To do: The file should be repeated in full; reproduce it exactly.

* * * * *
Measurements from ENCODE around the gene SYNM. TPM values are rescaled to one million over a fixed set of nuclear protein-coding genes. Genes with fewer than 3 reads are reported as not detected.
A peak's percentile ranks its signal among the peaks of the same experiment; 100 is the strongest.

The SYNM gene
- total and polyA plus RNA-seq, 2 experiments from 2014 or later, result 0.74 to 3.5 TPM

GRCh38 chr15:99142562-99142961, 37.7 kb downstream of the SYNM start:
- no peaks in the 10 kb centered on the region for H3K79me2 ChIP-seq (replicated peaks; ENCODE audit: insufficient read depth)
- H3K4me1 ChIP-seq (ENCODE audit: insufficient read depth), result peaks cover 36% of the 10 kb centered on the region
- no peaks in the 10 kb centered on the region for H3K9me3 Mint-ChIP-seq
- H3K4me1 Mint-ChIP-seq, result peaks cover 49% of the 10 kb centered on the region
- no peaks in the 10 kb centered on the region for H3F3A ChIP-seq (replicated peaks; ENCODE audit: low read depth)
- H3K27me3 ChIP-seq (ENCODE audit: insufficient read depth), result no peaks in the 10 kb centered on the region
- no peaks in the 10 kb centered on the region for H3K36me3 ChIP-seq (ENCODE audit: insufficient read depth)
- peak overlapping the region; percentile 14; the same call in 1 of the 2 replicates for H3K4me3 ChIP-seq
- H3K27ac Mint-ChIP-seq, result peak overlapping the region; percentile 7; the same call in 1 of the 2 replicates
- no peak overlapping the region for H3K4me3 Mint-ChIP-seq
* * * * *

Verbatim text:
Measurements from ENCODE around the gene SYNM. TPM values are rescaled to one million over a fixed set of nuclear protein-coding genes. Genes with fewer than 3 reads are reported as not detected.
A peak's percentile ranks its signal among the peaks of the same experiment; 100 is the strongest.

The SYNM gene
- total and polyA plus RNA-seq, 2 experiments from 2014 or later, result 0.74 to 3.5 TPM

GRCh38 chr15:99142562-99142961, 37.7 kb downstream of the SYNM start:
- no peaks in the 10 kb centered on the region for H3K79me2 ChIP-seq (replicated peaks; ENCODE audit: insufficient read depth)
- H3K4me1 ChIP-seq (ENCODE audit: insufficient read depth), result peaks cover 36% of the 10 kb centered on the region
- no peaks in the 10 kb centered on the region for H3K9me3 Mint-ChIP-seq
- H3K4me1 Mint-ChIP-seq, result peaks cover 49% of the 10 kb centered on the region
- no peaks in the 10 kb centered on the region for H3F3A ChIP-seq (replicated peaks; ENCODE audit: low read depth)
- H3K27me3 ChIP-seq (ENCODE audit: insufficient read depth), result no peaks in the 10 kb centered on the region
- no peaks in the 10 kb centered on the region for H3K36me3 ChIP-seq (ENCODE audit: insufficient read depth)
- peak overlapping the region; percentile 14; the same call in 1 of the 2 replicates for H3K4me3 ChIP-seq
- H3K27ac Mint-ChIP-seq, result peak overlapping the region; percentile 7; the same call in 1 of the 2 replicates
- no peak overlapping the region for H3K4me3 Mint-ChIP-seq